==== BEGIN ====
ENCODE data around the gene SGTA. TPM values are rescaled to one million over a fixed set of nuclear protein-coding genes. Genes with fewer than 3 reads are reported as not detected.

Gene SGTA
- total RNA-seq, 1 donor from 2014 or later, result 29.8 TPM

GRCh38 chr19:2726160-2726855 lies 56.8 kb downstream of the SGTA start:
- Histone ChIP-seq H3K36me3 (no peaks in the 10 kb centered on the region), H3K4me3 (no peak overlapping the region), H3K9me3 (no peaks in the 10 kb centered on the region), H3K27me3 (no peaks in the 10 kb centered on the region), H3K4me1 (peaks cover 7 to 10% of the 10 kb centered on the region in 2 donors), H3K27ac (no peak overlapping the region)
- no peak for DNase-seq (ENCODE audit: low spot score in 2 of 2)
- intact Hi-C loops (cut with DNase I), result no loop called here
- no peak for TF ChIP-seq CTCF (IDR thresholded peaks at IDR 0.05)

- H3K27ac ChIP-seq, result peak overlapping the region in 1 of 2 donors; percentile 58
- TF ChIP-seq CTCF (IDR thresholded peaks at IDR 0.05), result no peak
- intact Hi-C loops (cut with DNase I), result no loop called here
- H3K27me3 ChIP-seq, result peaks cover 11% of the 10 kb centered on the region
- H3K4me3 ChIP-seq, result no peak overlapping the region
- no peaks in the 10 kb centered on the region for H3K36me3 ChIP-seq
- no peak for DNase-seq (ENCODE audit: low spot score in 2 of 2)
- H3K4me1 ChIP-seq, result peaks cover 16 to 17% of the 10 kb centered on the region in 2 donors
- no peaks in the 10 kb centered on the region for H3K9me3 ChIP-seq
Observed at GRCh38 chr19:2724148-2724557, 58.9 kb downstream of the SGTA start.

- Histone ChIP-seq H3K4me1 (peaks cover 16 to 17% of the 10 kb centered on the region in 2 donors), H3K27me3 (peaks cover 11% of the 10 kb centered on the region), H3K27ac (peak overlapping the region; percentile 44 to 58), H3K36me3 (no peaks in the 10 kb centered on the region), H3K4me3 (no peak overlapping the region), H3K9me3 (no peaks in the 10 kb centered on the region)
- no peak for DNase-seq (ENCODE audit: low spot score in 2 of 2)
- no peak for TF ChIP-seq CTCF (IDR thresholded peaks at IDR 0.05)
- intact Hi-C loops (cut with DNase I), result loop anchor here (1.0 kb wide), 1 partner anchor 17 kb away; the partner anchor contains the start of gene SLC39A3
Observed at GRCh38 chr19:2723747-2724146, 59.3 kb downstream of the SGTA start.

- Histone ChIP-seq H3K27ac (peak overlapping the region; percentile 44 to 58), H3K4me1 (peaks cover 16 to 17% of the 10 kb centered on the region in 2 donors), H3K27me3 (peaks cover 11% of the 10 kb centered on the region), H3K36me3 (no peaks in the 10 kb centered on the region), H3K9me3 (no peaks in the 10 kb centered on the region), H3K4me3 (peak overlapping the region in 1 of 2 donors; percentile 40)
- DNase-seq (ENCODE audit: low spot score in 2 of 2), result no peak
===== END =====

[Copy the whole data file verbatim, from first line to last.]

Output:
ENCODE data around the gene SGTA. TPM values are rescaled to one million over a fixed set of nuclear protein-coding genes. Genes with fewer than 3 reads are reported as not detected.

Gene SGTA
- total RNA-seq, 1 donor from 2014 or later, result 29.8 TPM

GRCh38 chr19:2726160-2726855 lies 56.8 kb downstream of the SGTA start:
- Histone ChIP-seq H3K36me3 (no peaks in the 10 kb centered on the region), H3K4me3 (no peak overlapping the region), H3K9me3 (no peaks in the 10 kb centered on the region), H3K27me3 (no peaks in the 10 kb centered on the region), H3K4me1 (peaks cover 7 to 10% of the 10 kb centered on the region in 2 donors), H3K27ac (no peak overlapping the region)
- no peak for DNase-seq (ENCODE audit: low spot score in 2 of 2)
- intact Hi-C loops (cut with DNase I), result no loop called here
- no peak for TF ChIP-seq CTCF (IDR thresholded peaks at IDR 0.05)

- H3K27ac ChIP-seq, result peak overlapping the region in 1 of 2 donors; percentile 58
- TF ChIP-seq CTCF (IDR thresholded peaks at IDR 0.05), result no peak
- intact Hi-C loops (cut with DNase I), result no loop called here
- H3K27me3 ChIP-seq, result peaks cover 11% of the 10 kb centered on the region
- H3K4me3 ChIP-seq, result no peak overlapping the region
- no peaks in the 10 kb centered on the region for H3K36me3 ChIP-seq
- no peak for DNase-seq (ENCODE audit: low spot score in 2 of 2)
- H3K4me1 ChIP-seq, result peaks cover 16 to 17% of the 10 kb centered on the region in 2 donors
- no peaks in the 10 kb centered on the region for H3K9me3 ChIP-seq
Observed at GRCh38 chr19:2724148-2724557, 58.9 kb downstream of the SGTA start.

- Histone ChIP-seq H3K4me1 (peaks cover 16 to 17% of the 10 kb centered on the region in 2 donors), H3K27me3 (peaks cover 11% of the 10 kb centered on the region), H3K27ac (peak overlapping the region; percentile 44 to 58), H3K36me3 (no peaks in the 10 kb centered on the region), H3K4me3 (no peak overlapping the region), H3K9me3 (no peaks in the 10 kb centered on the region)
- no peak for DNase-seq (ENCODE audit: low spot score in 2 of 2)
- no peak for TF ChIP-seq CTCF (IDR thresholded peaks at IDR 0.05)
- intact Hi-C loops (cut with DNase I), result loop anchor here (1.0 kb wide), 1 partner anchor 17 kb away; the partner anchor contains the start of gene SLC39A3
Observed at GRCh38 chr19:2723747-2724146, 59.3 kb downstream of the SGTA start.

- Histone ChIP-seq H3K27ac (peak overlapping the region; percentile 44 to 58), H3K4me1 (peaks cover 16 to 17% of the 10 kb centered on the region in 2 donors), H3K27me3 (peaks cover 11% of the 10 kb centered on the region), H3K36me3 (no peaks in the 10 kb centered on the region), H3K9me3 (no peaks in the 10 kb centered on the region), H3K4me3 (peak overlapping the region in 1 of 2 donors; percentile 40)
- DNase-seq (ENCODE audit: low spot score in 2 of 2), result no peak